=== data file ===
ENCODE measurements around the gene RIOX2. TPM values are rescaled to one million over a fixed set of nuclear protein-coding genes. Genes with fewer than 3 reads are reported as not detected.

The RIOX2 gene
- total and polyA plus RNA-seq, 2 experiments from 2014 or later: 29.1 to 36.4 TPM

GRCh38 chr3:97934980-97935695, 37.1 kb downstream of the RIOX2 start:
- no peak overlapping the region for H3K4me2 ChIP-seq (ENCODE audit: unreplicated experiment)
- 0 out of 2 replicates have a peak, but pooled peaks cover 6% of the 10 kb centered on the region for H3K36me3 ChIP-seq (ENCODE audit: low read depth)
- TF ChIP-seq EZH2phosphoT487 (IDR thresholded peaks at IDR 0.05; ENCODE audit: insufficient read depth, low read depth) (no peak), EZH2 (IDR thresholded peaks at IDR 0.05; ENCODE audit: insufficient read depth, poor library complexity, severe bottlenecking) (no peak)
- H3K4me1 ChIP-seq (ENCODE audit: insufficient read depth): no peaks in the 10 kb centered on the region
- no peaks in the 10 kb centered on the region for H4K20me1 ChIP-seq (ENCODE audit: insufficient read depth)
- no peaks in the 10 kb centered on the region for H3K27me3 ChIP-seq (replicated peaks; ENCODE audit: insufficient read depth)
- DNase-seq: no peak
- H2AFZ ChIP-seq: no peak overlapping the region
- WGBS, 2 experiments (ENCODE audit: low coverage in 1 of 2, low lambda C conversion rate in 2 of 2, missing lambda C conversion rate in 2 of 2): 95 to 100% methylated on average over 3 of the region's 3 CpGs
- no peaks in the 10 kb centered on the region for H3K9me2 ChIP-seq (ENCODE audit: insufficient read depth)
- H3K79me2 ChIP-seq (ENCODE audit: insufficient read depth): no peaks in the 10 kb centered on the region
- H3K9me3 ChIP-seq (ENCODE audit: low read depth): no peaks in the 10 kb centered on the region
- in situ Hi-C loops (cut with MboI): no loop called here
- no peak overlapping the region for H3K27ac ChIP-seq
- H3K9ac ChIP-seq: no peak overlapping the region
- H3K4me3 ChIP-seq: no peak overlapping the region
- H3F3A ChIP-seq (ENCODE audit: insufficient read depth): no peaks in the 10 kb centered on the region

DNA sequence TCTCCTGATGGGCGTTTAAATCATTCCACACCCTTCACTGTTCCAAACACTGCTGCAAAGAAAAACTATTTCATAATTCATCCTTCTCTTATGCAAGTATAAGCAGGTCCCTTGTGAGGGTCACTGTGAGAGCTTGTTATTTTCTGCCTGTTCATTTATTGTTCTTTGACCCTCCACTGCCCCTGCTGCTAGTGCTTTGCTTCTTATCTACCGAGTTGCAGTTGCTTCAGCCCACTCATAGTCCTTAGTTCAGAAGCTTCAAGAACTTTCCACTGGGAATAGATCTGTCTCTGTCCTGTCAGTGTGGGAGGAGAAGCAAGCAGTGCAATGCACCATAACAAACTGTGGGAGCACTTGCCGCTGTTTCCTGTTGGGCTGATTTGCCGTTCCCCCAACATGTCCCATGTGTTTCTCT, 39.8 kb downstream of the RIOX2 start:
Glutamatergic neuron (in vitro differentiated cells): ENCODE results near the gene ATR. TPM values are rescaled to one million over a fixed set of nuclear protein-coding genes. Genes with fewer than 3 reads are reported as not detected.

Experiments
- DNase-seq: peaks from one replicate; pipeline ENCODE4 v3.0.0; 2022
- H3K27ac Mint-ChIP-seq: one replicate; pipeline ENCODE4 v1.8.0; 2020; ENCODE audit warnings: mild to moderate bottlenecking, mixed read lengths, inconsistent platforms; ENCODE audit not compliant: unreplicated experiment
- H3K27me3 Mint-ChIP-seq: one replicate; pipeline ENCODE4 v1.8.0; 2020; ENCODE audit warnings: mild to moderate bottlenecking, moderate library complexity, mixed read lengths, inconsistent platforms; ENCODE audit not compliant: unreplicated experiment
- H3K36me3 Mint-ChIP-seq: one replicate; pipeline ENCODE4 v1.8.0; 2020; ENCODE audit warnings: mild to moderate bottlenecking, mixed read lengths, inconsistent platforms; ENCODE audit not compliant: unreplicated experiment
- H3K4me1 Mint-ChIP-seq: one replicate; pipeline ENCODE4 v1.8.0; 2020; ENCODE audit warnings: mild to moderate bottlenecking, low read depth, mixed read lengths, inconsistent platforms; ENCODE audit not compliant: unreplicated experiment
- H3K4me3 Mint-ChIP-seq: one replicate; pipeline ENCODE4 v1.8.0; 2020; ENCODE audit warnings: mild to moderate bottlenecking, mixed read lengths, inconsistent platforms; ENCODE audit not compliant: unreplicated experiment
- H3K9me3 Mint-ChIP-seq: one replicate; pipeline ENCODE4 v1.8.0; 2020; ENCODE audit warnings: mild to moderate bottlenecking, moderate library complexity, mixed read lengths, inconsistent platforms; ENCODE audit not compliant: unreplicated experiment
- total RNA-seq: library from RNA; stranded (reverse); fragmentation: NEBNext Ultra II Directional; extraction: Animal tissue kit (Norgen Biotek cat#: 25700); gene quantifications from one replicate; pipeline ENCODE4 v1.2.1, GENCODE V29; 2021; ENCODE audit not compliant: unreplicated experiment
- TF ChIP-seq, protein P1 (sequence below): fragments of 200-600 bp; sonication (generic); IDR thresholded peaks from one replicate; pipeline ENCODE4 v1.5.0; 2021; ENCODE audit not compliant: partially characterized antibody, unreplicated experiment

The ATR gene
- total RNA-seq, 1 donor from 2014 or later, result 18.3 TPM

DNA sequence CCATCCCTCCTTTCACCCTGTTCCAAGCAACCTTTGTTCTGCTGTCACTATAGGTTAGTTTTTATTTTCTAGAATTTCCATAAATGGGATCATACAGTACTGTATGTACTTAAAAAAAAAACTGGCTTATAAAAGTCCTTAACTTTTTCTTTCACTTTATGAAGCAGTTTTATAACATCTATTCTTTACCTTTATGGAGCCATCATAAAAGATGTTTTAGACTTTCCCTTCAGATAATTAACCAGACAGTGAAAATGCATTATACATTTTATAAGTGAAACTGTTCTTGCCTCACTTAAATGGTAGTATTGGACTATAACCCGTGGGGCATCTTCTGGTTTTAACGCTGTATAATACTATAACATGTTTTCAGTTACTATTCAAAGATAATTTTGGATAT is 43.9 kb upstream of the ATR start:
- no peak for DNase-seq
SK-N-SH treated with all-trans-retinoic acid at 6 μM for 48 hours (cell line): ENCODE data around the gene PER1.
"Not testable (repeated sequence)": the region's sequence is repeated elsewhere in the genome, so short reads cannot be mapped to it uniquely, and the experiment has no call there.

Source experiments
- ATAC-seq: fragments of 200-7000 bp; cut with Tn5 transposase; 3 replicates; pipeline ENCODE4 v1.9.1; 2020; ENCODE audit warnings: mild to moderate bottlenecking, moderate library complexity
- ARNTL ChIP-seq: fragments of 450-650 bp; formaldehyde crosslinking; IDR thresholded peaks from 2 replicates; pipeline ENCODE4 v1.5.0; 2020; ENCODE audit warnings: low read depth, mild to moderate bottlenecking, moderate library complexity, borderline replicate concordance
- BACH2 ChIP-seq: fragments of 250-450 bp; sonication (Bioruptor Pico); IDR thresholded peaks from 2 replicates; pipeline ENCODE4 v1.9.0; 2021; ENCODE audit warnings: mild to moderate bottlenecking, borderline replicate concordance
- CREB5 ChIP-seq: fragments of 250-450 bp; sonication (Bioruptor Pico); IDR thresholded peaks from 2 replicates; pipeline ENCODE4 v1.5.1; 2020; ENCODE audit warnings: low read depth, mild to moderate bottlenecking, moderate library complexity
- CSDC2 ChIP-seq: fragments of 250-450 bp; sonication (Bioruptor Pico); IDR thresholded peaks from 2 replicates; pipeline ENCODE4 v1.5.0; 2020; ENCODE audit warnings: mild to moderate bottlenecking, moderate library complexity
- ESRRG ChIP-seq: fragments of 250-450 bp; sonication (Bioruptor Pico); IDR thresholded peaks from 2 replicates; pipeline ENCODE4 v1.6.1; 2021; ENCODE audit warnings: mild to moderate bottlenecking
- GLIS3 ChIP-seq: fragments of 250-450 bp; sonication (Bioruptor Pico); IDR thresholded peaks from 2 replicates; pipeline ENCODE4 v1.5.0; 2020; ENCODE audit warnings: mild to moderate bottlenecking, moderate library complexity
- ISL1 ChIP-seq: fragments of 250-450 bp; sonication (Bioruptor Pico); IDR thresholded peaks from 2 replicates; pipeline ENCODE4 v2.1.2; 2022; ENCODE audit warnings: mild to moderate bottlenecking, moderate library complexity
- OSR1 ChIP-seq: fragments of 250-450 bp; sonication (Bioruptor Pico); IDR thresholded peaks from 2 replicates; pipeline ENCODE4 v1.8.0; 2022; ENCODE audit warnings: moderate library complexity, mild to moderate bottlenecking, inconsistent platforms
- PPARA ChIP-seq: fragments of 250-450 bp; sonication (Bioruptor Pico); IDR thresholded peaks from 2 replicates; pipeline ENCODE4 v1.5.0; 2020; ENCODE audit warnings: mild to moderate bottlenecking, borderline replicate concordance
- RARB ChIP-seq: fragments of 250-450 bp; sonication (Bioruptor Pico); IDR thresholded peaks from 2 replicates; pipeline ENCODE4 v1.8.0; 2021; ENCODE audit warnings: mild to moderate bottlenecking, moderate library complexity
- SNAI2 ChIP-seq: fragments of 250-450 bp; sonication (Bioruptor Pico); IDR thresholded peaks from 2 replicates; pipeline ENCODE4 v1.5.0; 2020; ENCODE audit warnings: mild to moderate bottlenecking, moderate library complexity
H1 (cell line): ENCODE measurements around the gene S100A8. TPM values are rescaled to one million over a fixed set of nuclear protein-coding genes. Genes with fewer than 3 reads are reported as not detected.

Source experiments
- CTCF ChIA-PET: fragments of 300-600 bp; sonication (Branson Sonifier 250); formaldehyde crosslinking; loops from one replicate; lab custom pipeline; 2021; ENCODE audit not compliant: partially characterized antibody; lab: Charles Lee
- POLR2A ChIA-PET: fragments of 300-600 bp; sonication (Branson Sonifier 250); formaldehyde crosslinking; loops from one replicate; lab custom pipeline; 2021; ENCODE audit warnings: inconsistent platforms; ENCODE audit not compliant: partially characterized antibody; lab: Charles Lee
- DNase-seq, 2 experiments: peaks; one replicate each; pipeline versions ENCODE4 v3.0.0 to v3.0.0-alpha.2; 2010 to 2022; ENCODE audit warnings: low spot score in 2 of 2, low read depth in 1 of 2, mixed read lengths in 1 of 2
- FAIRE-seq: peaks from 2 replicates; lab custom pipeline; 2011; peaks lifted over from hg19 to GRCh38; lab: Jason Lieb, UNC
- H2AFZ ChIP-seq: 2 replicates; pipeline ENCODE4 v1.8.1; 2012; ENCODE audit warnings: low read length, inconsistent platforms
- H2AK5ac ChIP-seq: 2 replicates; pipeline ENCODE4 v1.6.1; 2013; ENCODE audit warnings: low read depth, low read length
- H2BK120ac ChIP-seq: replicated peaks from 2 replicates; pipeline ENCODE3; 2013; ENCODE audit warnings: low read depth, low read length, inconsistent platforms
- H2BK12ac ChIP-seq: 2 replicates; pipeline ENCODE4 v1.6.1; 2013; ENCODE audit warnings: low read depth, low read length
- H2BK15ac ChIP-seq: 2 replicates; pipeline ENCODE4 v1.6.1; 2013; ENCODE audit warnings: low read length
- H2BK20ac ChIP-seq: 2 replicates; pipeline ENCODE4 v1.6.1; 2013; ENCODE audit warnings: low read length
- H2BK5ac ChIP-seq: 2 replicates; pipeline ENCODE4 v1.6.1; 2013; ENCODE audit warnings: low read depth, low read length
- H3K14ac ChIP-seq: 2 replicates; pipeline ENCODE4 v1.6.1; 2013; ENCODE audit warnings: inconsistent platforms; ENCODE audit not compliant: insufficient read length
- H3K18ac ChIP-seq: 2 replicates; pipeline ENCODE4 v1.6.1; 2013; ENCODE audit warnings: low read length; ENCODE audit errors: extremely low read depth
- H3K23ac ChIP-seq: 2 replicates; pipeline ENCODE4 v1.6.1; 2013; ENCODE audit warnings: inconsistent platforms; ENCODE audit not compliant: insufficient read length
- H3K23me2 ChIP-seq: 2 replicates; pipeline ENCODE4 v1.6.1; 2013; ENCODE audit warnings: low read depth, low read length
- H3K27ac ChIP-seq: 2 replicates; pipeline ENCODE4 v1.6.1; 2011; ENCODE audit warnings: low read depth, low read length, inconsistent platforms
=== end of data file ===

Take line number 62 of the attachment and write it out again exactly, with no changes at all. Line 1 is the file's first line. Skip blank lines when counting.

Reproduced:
- H2BK12ac ChIP-seq: 2 replicates; pipeline ENCODE4 v1.6.1; 2013; ENCODE audit warnings: low read depth, low read length